The Downsides Of Canine Domestication
People domesticated wild dogs into what is today our loyal, friendly, and lovable canine companion about 25 thousand years ago. And although most folks agree that it was one of the best decisions mankind’s ever made, new evidence suggests that the domestication of wolves into dogs and the diversification of dogs into breeds may have increased the number of harmful mutations that dogs have in their genomes.
Certain breeds of dogs were created by not only selecting traits that humans found desirable but also saddling those breeds with deleterious mutations. There’s a number of evolutionary pressures that could theoretically lead to a build-up of disadvantageous mutations. One such force is a reduction in population size or ‘population bottleneck,’ which can disrupt natural selection’s ability to remove harmful mutations.
Another very important factor is positive selection, which is most obvious when you take a look at breeders who choose to propagate only certain traits such as docility or coat color. It’s not that big of an issue to do this (we wouldn’t have many of the fantastic breeds today otherwise), but the side effects are many, including the possibility to pass on deleterious mutations which are linked to the gene variants relevant for positive selection.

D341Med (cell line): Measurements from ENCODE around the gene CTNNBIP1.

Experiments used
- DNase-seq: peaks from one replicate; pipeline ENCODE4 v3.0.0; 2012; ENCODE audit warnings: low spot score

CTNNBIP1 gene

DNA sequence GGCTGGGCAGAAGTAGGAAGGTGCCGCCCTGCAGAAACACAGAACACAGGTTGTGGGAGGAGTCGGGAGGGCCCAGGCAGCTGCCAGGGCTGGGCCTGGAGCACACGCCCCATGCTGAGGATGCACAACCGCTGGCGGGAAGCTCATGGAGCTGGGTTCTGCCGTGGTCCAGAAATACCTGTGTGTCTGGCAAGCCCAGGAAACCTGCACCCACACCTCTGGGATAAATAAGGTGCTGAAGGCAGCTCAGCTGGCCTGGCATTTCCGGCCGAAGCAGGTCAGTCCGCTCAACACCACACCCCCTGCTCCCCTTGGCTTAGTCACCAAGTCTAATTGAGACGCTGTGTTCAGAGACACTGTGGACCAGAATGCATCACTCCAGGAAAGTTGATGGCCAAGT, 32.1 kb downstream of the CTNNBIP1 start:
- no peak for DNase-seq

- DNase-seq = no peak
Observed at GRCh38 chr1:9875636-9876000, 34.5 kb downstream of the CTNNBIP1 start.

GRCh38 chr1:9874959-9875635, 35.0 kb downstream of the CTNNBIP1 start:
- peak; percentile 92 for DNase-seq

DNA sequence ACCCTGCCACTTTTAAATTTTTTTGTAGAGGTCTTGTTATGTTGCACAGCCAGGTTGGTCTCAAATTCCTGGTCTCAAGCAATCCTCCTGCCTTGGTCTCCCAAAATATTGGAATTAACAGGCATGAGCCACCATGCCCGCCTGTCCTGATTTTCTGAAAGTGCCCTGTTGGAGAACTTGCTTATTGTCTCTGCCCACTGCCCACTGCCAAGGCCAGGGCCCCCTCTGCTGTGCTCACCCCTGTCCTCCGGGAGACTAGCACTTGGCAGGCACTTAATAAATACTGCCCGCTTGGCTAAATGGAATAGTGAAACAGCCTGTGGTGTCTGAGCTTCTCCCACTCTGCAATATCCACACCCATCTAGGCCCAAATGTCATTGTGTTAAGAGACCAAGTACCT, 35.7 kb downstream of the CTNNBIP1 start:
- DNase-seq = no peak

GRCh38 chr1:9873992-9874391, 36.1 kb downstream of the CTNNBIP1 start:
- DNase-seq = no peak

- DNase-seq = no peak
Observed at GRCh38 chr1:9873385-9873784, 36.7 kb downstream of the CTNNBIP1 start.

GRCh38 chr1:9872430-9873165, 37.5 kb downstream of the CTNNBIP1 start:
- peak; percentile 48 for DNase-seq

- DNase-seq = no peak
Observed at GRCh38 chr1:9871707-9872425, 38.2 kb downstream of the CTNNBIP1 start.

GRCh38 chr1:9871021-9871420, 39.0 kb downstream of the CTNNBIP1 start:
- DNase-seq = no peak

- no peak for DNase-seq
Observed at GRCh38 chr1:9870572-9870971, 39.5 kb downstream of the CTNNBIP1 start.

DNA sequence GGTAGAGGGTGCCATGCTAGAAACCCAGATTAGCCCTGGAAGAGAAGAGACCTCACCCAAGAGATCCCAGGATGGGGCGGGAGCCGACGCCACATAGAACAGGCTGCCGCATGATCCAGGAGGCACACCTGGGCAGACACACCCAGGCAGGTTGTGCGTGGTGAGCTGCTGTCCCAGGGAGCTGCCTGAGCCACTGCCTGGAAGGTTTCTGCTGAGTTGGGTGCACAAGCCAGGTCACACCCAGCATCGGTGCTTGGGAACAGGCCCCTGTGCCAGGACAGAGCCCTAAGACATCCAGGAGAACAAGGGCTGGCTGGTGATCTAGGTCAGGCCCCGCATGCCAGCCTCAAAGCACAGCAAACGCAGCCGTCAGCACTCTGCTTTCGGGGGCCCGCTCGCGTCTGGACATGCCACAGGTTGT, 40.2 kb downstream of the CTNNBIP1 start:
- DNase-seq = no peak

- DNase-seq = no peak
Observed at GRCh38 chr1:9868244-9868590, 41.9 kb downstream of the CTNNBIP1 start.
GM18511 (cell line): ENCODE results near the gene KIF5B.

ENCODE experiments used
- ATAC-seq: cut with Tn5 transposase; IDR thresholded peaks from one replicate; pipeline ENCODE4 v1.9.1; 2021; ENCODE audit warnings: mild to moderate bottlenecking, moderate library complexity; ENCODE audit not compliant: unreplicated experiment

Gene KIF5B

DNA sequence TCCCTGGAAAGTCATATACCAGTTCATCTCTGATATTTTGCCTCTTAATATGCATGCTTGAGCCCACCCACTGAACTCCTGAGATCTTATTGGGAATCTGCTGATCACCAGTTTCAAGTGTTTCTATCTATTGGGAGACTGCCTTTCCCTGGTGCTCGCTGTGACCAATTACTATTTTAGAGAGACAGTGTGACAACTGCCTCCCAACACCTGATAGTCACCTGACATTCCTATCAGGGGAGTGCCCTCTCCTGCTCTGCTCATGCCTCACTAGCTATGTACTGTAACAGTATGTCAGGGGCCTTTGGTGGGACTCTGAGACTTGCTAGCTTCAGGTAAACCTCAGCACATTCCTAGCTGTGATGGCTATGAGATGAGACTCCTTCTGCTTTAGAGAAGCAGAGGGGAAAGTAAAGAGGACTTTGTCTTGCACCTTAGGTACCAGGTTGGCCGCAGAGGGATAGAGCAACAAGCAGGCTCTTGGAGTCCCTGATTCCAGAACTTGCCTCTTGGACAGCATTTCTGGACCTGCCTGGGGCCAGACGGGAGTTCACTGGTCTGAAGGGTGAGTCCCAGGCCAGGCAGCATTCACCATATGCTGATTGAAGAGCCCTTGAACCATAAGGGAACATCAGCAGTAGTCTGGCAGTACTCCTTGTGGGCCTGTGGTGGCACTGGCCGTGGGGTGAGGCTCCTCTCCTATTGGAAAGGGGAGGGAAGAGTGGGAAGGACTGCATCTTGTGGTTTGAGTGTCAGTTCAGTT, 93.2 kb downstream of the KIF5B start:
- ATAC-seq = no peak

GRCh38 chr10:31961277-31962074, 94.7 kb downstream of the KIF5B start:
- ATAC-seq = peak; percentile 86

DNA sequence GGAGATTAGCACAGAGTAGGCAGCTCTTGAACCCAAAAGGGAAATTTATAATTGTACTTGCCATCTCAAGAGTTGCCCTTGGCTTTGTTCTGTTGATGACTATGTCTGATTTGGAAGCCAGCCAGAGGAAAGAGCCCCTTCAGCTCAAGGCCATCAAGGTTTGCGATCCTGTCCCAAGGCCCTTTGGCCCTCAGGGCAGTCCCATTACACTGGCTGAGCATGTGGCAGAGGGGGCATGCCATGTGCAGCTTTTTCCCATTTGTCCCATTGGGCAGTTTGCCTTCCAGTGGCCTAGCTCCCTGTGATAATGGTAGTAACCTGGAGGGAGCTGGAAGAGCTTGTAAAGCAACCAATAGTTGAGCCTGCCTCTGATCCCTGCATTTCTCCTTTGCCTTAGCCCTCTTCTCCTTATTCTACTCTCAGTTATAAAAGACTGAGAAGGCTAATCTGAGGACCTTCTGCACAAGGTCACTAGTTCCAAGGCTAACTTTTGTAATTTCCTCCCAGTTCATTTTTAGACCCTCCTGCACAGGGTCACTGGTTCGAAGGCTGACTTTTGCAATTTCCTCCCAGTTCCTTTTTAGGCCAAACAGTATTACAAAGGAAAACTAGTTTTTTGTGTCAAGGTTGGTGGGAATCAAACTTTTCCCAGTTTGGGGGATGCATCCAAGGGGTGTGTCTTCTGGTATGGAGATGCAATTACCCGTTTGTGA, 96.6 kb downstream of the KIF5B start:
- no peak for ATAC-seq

Kirk Lohmueller of the University of California, Los Angeles, and his team were in charge of conducting a study that gave us more insight on the topic of the flaws of domestication. They analyzed data from the genomes of 19 gray wolves, 25 semi-feral “village dogs” from 10 countries, as well as 46 breed dogs, three dogs per breed. Then they examined the genetic variation within each group and looked for evidence of deleterious alleles. They found out that dogs had about 115 more than wolves, which amounts to about 2.6 percent more deleterious variants.
This small increase in dogs’ genetic load is quite probably not enough to get all dog-lovers running around, screaming in panic. However, it does imply that the strong selection factors for all breed-specific traits favor what’s fashionable rather than necessarily functional or even healthy.